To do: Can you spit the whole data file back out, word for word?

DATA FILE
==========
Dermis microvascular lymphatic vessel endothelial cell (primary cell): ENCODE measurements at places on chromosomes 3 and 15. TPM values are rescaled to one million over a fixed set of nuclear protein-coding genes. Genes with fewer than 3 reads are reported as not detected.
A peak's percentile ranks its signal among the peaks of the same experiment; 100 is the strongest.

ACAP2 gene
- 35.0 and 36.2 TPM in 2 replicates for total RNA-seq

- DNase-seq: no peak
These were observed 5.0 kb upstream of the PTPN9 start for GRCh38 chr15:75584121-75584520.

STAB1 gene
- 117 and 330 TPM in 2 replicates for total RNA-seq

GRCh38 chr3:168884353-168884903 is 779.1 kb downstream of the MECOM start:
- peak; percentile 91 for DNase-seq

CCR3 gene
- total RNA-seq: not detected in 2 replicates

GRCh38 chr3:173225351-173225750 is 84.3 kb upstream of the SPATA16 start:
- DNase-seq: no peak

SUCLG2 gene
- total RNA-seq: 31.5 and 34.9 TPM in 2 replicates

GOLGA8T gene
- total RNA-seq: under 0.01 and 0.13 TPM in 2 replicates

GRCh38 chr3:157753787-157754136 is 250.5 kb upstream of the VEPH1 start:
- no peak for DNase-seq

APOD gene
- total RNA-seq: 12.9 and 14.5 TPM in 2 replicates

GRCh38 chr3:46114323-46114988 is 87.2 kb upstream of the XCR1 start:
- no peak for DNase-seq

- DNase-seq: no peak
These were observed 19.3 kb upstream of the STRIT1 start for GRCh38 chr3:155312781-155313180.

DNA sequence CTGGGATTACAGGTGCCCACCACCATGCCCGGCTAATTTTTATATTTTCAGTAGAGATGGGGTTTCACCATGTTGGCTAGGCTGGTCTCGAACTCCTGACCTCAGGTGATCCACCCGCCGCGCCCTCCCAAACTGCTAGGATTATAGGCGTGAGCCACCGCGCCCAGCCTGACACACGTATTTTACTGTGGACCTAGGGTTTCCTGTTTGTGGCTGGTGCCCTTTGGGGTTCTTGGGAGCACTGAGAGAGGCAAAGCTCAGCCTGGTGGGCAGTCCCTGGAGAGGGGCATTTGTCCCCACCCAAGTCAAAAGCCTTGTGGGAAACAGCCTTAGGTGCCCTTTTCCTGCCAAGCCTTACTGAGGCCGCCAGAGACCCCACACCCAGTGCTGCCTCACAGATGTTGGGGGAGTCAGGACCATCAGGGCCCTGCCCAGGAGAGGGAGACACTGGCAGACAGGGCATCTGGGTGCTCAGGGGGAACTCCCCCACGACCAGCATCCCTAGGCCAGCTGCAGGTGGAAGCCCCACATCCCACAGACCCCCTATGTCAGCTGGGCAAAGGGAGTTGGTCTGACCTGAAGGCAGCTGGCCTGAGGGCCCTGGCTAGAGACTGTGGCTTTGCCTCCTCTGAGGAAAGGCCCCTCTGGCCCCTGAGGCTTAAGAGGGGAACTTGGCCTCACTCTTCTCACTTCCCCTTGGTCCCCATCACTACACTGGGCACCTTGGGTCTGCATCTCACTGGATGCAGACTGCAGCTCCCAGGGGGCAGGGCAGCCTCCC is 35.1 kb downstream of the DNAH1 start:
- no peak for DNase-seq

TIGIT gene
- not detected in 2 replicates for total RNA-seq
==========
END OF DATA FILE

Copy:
Dermis microvascular lymphatic vessel endothelial cell (primary cell): ENCODE measurements at places on chromosomes 3 and 15. TPM values are rescaled to one million over a fixed set of nuclear protein-coding genes. Genes with fewer than 3 reads are reported as not detected.
A peak's percentile ranks its signal among the peaks of the same experiment; 100 is the strongest.

ACAP2 gene
- 35.0 and 36.2 TPM in 2 replicates for total RNA-seq

- DNase-seq: no peak
These were observed 5.0 kb upstream of the PTPN9 start for GRCh38 chr15:75584121-75584520.

STAB1 gene
- 117 and 330 TPM in 2 replicates for total RNA-seq

GRCh38 chr3:168884353-168884903 is 779.1 kb downstream of the MECOM start:
- peak; percentile 91 for DNase-seq

CCR3 gene
- total RNA-seq: not detected in 2 replicates

GRCh38 chr3:173225351-173225750 is 84.3 kb upstream of the SPATA16 start:
- DNase-seq: no peak

SUCLG2 gene
- total RNA-seq: 31.5 and 34.9 TPM in 2 replicates

GOLGA8T gene
- total RNA-seq: under 0.01 and 0.13 TPM in 2 replicates

GRCh38 chr3:157753787-157754136 is 250.5 kb upstream of the VEPH1 start:
- no peak for DNase-seq

APOD gene
- total RNA-seq: 12.9 and 14.5 TPM in 2 replicates

GRCh38 chr3:46114323-46114988 is 87.2 kb upstream of the XCR1 start:
- no peak for DNase-seq

- DNase-seq: no peak
These were observed 19.3 kb upstream of the STRIT1 start for GRCh38 chr3:155312781-155313180.

DNA sequence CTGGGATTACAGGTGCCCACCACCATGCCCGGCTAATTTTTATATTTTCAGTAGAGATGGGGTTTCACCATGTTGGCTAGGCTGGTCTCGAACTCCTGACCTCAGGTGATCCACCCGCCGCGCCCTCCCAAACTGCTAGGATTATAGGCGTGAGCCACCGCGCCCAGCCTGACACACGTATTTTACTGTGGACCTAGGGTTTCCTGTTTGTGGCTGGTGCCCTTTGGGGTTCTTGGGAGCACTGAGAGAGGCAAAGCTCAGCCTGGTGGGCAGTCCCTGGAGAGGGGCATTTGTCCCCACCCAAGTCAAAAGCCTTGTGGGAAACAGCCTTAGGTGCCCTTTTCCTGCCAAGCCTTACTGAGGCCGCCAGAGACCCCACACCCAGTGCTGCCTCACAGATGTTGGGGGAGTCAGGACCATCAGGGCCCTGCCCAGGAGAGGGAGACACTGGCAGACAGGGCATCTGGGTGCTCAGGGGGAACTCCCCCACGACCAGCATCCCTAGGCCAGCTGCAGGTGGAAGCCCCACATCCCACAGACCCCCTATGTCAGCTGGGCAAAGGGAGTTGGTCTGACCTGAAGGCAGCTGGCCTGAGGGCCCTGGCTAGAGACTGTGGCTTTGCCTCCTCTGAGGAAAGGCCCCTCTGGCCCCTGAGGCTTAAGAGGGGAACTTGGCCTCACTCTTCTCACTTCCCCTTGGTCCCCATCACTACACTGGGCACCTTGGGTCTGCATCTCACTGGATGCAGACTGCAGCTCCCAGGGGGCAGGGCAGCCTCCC is 35.1 kb downstream of the DNAH1 start:
- no peak for DNase-seq

TIGIT gene
- not detected in 2 replicates for total RNA-seq